The 3 key questions to get a user story to “Ready”

Sample KanbanCoaching Agile Scrum and Kanban teams, I frequently see bottlenecks when user stories that aren’t quite “Ready” find their way into development.

These three questions confirm if a story is “Ready” to be brought into a sprint, or pulled into the in-progress column in a Kanban flow.

1.  Are the boundaries of the story clear?

A good story statement should confirm where the user story starts and ends. For example: As a user who has logged in and wishes to update my password, I want to see an update password screen, so that I can enter a new password and hit submit. The acceptance criteria for this user story will confirm what the update password screen needs to look like, validation rules for the new password and encryption of the password.

A team reviewing this user story would understand that a response screen is not within the boundaries of this user story and will need to be covered in another user story.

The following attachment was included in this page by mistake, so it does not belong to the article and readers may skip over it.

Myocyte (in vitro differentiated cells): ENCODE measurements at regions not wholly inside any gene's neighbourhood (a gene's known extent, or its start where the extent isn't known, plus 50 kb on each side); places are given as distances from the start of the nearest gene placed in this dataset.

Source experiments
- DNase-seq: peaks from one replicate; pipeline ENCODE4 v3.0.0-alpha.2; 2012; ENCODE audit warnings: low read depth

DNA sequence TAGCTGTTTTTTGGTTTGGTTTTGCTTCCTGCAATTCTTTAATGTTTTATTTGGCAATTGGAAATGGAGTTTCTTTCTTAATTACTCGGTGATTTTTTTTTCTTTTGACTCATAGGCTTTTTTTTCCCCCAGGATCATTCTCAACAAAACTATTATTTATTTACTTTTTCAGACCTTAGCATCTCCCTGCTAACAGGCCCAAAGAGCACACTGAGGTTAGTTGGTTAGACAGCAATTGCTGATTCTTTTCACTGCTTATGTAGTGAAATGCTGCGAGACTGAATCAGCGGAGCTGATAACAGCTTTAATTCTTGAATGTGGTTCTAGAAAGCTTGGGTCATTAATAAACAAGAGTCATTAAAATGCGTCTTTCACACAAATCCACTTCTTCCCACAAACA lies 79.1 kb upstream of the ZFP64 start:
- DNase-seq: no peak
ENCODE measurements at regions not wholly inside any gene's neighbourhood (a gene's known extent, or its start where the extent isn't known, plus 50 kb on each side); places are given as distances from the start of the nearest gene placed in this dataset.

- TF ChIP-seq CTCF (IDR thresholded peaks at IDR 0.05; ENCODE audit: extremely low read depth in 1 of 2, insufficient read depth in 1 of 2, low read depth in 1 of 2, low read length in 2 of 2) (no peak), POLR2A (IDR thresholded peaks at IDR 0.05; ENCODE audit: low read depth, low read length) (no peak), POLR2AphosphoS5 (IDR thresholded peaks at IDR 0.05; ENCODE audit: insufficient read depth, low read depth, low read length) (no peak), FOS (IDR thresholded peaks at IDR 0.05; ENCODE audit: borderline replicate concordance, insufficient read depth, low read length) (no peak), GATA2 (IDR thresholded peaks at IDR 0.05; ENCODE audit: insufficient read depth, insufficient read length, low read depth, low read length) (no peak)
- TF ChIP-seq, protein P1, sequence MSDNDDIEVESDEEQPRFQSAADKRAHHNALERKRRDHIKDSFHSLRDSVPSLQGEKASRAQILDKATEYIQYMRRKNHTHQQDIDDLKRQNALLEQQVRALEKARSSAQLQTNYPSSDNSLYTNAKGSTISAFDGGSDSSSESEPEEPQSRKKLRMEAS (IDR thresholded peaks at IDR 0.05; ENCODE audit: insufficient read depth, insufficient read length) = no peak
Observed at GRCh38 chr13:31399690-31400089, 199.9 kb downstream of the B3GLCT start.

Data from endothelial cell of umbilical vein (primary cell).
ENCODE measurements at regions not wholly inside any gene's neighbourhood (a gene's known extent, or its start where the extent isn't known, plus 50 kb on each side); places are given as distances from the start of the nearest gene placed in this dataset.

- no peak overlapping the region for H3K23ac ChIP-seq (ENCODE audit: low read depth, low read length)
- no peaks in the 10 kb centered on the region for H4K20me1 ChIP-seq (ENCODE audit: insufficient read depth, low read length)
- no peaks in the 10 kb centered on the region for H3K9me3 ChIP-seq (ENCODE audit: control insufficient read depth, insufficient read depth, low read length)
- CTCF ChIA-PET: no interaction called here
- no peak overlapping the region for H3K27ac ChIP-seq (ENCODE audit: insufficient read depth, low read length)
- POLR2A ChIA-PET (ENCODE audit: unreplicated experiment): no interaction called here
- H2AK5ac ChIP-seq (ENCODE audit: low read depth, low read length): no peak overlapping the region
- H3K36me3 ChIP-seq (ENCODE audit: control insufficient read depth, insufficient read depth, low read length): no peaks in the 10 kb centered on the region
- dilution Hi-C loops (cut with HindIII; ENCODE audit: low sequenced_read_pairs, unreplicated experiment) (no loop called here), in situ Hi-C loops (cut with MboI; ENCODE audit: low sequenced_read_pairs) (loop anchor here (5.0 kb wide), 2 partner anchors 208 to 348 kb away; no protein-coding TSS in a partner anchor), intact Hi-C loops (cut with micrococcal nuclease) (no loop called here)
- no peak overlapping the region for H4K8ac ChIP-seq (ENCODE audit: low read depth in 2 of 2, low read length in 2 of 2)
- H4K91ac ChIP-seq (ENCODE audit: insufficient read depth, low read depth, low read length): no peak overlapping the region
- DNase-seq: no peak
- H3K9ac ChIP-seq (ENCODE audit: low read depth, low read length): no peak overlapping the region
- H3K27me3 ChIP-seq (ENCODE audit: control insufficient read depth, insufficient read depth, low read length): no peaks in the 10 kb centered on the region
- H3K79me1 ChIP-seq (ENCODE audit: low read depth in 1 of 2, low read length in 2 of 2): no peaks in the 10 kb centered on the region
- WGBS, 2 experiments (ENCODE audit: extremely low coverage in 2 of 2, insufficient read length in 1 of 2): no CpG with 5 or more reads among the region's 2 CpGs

2. Do we know how to build and test this story?

Ask this question to disclose if the people building and testing the story have complete clarity on how they are going to do it. If the answer to this question is “No”, then the story isn’t “Ready” and the team needs to run a tech spike or research spike.

 3. Is the story small enough?

My (frequently articulated) preference is for small stories. I like small stories for all the reasons above – the boundaries are clear and it’s easier to validate we know how to build them. I also like small stories because you can easily bring them into a sprint or Kanban flow without sizing them.

If you are running Scrum and sizing stories, what’s critical is to ask if the story is small enough to complete within a sprint.

Kanban teams will be acutely aware that any story that is too big will create a flow problem, preventing other stories from being pulled into in-progress. To improve your average lead time from, for example, two weeks to one week, ask the question “Is this story small enough to be completed in a week?” If the answer is “No”, then use your toolbox of story splitting techniques to break it down further.

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